Human dignity can only be promoted and respected in society through the protection and implementation of the fundamental rights of life, food, shelter, clothing, healthcare, education, and employment.  In order for these rights to be respected and granted universally, each individual has a responsibility to promote them on individual, familial, and societal levels.
“It is agreed that in our time the common good is chiefly guaranteed when personal rights and duties are maintained. The chief concern of civil authorities must therefore be to ensure that these rights are acknowledged, respected, coordinated with other rights, defended and promoted, so that in this way everyone may more easily carry out their duties. For 'to safeguard the inviolable rights of the human person, and to facilitate the fulfillment of each one's duties, should be the chief duty of every public authority.'” (Pacem in Terris, Peace on Earth, #60, John XXIII, 1963)
4.) Option for the Poor and Vulnerable
It is society’s responsibility, and therefore the responsibility of its members, to care for the poor and marginalized.  How well it does this will be a reflection of its conscience as well as its commitment to the common good of all.  Social responsibility toward the poor should be seen on both individual and societal levels. Individual choices as well as public policy decisions should be made so that the poor are not negatively affected.  Preferential option for the poor will not harm society; rather it will increase its value.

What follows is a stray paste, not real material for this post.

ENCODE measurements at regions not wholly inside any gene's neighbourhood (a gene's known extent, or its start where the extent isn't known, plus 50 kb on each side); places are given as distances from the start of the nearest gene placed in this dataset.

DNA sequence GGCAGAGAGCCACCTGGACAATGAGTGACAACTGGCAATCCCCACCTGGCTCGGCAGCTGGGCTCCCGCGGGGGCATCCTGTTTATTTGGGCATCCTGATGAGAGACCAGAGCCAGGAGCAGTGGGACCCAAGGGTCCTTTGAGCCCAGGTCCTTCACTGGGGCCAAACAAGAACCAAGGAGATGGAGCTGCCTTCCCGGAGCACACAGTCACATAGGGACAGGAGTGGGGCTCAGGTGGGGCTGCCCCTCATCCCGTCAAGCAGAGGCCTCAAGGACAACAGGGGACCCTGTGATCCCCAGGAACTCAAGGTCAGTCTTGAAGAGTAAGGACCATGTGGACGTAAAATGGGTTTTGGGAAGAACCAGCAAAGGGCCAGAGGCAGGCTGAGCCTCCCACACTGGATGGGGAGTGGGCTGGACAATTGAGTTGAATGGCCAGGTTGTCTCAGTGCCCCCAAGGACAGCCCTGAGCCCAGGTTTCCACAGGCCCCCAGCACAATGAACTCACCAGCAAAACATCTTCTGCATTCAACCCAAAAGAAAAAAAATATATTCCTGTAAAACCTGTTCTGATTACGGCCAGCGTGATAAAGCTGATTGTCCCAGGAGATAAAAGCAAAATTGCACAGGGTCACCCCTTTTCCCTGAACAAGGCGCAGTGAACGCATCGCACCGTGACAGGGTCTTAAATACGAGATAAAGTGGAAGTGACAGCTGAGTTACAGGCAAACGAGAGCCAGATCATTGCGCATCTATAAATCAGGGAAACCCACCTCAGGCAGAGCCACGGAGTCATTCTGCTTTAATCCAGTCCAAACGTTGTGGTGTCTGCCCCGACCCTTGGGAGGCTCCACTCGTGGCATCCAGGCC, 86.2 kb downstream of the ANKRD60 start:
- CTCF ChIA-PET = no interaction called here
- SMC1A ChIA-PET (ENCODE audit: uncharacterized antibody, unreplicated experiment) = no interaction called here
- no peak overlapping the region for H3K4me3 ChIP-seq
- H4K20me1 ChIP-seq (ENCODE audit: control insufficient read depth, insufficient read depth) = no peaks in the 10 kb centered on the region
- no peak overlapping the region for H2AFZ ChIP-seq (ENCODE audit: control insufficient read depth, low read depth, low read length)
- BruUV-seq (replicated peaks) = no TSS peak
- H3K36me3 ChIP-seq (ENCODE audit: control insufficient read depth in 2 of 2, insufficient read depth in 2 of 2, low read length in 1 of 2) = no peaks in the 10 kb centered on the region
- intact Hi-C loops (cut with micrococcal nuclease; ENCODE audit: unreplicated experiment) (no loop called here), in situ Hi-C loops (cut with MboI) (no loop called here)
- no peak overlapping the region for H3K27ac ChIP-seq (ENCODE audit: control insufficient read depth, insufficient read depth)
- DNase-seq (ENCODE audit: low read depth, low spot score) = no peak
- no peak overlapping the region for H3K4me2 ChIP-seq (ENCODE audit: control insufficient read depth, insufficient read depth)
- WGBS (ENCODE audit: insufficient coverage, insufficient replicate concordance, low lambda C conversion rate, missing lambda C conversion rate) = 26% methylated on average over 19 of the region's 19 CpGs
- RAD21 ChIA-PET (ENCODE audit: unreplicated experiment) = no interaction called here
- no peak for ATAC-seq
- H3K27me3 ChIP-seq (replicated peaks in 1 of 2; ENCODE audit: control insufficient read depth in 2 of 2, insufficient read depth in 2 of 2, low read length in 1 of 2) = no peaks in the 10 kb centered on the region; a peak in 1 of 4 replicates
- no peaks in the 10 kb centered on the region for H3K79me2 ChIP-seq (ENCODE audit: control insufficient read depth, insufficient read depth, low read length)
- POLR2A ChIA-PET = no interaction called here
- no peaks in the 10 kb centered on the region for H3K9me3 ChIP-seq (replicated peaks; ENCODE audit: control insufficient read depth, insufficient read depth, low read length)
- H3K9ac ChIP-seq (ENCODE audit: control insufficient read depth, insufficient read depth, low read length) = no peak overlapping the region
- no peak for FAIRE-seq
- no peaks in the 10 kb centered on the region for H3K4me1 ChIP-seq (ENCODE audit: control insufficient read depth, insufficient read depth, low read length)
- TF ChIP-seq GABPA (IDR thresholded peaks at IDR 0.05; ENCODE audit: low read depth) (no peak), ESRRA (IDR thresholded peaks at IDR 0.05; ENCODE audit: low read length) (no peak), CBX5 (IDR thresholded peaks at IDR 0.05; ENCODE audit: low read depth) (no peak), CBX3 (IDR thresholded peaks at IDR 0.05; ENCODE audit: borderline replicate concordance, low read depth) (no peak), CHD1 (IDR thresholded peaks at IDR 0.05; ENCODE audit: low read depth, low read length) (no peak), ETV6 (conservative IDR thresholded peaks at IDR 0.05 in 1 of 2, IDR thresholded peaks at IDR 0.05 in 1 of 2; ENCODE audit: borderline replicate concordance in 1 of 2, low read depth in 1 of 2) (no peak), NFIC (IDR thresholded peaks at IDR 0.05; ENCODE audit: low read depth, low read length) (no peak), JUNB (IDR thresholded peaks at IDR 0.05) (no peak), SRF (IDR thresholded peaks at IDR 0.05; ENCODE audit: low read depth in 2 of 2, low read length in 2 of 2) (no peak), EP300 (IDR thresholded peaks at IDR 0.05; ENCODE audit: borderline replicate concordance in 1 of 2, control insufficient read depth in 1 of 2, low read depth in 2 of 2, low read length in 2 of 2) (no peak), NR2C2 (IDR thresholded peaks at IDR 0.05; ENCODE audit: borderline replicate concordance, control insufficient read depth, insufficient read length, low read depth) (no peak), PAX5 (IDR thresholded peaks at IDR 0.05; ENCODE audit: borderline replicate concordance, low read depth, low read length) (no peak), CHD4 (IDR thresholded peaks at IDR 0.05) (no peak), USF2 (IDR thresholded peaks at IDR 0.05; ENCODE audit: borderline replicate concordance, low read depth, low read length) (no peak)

"If someone who has the riches of this world sees his brother in need and closes his heart to him, how does the love of God abide in him?" (1 Jn 3:17). It is well known how strong were the words used by the Fathers of the Church to describe the proper attitude of persons who possess anything towards persons in need. To quote Saint Ambrose: "You are not making a gift of your possessions to the poor person. You are handing over to him what is his. For what has been given in common for the use of all, you have arrogated to yourself. The world is given to all, and not only to the rich.” (Populorum Progressio: On the Development of Peoples, #23, Paul VI, 1967)
5.) The Dignity of Work and the Rights of Workers
The economy should serve the people, not the other way around.  All workers have the right to productive work, to decent and fair wages, and to safe working conditions.  Workers also have the right to organize and join unions.  While people have a right to economic initiative and private property, there are limits.  No one should have excess of either when others lack the basic necessities of life.